The Perfect Vessel

Cold Blue Steel, Cortez's lates work

Cold Blue Steel, Cortez’s latest work

Cortez has profound faith in poetry’s ability to communicate.

“Poetry can be the perfect vessel for expressing the unexpected nuance, whether it’s beauty, meaning, a lack of meaning, pathos or bathos,” she said. “This is poetry’s natural territory.”

She has also found that poetry can be used to express the inexpressible.

“I have a poem called M.E’s Office which is about me taking three rookies through an autopsy in the medical examiner’s office,” she said. “In that poem, I was trying to describe what that experience was like for me, as a field training officer, and what is was like for my rookies. It’s impossible to put into words, but the poem tries.”

Connections

Cortez thinks that poetry has a unique ability to bring people together.

“I believe that I can connect with everybody: as a teacher, a poet and a writer, and I think most of us can,” she said. “These connections are above and separate from the political dialogues that can tear societies apart.”

She hopes that people who read her poetry will come away with a better understanding of her subjects.

“I hope, through my poetry, to help people understand what it’s like to be a police officer, to help them see what we see and help them understand how we are torn apart by seeing what we see,” she said.

Violence and Public Responsibility

our-lost-borderCortez also hopes that her writing can increase the American public’s awareness of the growing violence in our country.

“The level of violence that we’re seeing on this continent, in Mexico, is unequaled since the medieval times in Europe,” she said. “It’s so incredibly brutal and that’s one of the reasons I worked on the anthology, Our Lost Border. From a safety perspective, Americans have to understand the narco-violence that’s coming up to us. It has come across the border already and it’s going to get worse. The fact that most people don’t even know about it is deeply troubling.”

Her writing also communicates what she sees as a lack of public responsibility.

“The police are terribly marginalized,” she said. “I think there’s been a radical shift in people’s ability to take responsibility for their actions. If I rob a bank with a gun, you would expect that I would know that people are going to be shooting at me but the criminals search for excuses outside of themselves and people buy into their ridiculous arguments. You have juries not convicting people who need to go to prison – they feel sorry for them.”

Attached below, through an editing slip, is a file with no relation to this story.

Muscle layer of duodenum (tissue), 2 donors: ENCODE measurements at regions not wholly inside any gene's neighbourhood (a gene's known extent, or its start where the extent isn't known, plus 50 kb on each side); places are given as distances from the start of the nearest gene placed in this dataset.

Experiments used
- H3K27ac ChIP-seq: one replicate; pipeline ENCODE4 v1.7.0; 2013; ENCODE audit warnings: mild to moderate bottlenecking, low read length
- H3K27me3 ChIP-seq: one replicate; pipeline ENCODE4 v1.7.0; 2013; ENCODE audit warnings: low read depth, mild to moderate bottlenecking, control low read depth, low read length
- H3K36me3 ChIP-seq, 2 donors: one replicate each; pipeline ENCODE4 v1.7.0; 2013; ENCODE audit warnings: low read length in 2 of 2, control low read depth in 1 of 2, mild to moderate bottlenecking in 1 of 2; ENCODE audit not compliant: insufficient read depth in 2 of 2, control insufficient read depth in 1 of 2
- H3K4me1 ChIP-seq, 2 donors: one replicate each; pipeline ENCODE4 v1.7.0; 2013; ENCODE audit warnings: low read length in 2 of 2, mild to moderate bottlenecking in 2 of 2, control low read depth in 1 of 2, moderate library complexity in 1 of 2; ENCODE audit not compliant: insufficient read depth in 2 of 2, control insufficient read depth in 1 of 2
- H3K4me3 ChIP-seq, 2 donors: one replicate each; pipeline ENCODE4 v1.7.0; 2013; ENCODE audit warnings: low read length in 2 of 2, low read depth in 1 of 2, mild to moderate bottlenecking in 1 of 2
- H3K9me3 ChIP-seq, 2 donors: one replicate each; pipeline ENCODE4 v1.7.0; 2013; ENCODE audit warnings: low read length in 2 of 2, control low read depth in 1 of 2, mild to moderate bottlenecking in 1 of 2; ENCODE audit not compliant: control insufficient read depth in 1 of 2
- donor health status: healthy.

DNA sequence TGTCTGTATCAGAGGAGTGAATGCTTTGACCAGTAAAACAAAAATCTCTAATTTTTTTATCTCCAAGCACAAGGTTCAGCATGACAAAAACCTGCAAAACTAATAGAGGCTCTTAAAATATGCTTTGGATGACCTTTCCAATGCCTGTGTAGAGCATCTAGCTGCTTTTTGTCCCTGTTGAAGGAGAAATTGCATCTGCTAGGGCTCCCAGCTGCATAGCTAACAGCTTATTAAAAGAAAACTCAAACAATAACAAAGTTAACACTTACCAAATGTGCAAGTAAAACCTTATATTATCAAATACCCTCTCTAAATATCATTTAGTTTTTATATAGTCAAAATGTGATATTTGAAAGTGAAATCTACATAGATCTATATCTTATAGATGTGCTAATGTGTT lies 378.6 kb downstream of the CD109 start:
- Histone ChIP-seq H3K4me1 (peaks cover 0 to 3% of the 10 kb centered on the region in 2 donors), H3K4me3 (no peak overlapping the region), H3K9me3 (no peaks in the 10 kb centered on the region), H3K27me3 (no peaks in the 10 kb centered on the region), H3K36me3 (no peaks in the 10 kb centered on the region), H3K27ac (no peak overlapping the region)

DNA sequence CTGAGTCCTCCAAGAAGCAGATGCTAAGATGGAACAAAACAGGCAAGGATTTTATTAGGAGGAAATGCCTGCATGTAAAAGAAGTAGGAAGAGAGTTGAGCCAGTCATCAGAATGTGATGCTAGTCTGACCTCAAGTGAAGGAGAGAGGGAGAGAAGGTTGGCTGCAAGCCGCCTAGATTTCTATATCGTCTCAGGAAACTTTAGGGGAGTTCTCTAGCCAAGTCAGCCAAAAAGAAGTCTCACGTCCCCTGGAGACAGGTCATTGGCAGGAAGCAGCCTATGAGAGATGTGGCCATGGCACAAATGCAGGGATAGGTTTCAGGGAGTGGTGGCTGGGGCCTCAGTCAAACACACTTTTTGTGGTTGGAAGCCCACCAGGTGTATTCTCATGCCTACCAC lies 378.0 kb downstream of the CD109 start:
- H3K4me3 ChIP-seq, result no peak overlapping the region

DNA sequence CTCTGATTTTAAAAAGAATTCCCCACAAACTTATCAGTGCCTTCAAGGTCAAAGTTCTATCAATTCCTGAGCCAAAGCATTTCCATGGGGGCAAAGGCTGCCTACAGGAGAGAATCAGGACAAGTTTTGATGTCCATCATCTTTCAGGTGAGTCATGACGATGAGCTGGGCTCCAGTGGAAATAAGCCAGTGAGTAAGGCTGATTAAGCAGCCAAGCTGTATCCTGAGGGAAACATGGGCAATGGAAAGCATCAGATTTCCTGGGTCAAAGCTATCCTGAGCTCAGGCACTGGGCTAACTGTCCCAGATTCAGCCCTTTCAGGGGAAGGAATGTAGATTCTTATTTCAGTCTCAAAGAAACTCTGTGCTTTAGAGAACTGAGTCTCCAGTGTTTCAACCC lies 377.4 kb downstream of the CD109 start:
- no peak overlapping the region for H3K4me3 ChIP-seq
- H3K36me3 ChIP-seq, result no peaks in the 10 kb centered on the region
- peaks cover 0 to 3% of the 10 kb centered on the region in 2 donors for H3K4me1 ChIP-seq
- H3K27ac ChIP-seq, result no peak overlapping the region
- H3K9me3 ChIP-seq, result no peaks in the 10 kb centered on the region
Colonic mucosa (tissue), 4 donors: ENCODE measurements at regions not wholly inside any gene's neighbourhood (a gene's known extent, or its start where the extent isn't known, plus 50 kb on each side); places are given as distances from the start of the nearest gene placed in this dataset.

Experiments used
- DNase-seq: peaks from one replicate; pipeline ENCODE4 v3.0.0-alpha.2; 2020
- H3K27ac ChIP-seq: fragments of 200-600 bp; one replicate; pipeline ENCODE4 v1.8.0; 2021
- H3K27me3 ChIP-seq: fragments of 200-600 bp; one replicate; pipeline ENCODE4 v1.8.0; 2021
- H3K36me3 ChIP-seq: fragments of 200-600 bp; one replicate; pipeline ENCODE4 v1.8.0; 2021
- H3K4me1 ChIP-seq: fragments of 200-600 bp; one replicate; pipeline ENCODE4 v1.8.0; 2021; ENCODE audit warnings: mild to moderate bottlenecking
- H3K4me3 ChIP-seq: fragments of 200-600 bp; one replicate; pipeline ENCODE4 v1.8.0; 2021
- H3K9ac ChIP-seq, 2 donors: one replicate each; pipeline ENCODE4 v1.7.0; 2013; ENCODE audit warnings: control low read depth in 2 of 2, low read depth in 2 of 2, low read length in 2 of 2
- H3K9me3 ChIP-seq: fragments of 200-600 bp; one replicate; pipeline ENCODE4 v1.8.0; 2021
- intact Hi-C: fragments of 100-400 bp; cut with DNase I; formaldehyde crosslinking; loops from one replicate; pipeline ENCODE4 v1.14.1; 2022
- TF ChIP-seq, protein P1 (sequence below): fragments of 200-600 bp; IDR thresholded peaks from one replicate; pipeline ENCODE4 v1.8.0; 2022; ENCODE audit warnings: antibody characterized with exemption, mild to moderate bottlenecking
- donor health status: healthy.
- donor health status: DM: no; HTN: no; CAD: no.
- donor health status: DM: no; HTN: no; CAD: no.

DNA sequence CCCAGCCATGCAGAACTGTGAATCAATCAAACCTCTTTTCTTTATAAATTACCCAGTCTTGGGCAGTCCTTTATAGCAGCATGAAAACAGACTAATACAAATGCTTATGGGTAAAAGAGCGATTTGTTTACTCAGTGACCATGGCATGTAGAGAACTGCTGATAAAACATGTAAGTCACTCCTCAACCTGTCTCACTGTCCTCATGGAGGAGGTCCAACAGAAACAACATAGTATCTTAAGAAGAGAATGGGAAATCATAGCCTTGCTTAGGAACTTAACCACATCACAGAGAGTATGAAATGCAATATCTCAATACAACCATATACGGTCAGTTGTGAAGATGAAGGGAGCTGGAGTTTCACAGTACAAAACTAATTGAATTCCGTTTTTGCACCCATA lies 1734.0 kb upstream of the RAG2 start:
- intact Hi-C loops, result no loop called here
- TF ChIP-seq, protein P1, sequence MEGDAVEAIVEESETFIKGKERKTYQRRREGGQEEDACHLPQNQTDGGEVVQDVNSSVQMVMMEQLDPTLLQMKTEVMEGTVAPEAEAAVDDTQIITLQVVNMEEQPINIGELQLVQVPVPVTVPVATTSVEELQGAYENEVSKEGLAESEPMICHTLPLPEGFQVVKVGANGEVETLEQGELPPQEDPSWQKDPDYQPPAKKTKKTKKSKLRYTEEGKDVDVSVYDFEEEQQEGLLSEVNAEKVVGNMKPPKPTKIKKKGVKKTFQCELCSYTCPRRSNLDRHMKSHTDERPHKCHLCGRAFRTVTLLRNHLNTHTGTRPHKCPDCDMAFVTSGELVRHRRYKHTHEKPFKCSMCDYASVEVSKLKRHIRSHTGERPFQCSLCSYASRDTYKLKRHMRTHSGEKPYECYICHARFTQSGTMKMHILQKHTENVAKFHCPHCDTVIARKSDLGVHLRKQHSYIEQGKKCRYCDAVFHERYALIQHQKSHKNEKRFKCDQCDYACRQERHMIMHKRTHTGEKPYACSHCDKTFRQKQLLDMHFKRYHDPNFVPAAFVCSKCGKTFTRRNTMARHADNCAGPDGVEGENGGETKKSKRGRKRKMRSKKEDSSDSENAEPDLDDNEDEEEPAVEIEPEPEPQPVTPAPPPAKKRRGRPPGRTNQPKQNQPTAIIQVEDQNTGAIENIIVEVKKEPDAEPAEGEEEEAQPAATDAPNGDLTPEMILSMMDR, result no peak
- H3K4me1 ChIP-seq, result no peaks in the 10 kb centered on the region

Her observations are based on the fact that police spend more time with victims than criminals.

“Cops work close to 100 percent of their time with crime victims,” she said. “We’re with victims more than criminals because so many crimes are unsolved. I’ll be sitting across from a woman who was the victim of sexual assault and I’ll be with her for hours to get the report. We want it to be the strongest report possible so, if we catch the criminal, they can be put away. We see how badly victims are hurt and traumatized, which is why cops don’t feel bad for criminals.”

The Injustice System

Cortez’s police work has opened her eyes to the faults in our justice system.

“I think there are some people who need to go to prison but don’t end up serving the time they should,” she said. “I had a friend who was working on a case where some school kid had broken into 81 houses. He was a druggie. He was from a good family and a good neighborhood. He had been doing this for a period of several years. My friend had worked for months on this case, getting evidence. The criminal confessed to a bunch of the burglaries, but for whatever reason, the district attorney lumped the cases together and now he’s in jail for like 9 months. How is that fair to the rest of us who have homes that we’re hoping are not broken into?”

Legacy

“I hope to leave behind a legacy of beauty,” Cortez said. “Beauty always rests upon other things: sadness, pain, disappointment – just like faith does. One can make a choice to create a deep, all-abiding beauty and peaceful contentment. You can go through extremely bad times, and what’s happening is a strengthening of the metal in the forge – it gets pounded; it gets heated up; it gets beaten up, but it can wind up making something very beautiful, something very worthwhile. People who are compassionate normally have gone through a hell of a lot of pain, because that’s how you learn compassion—both for self and for others.”

To learn more about Cortez’s work, please visit her website.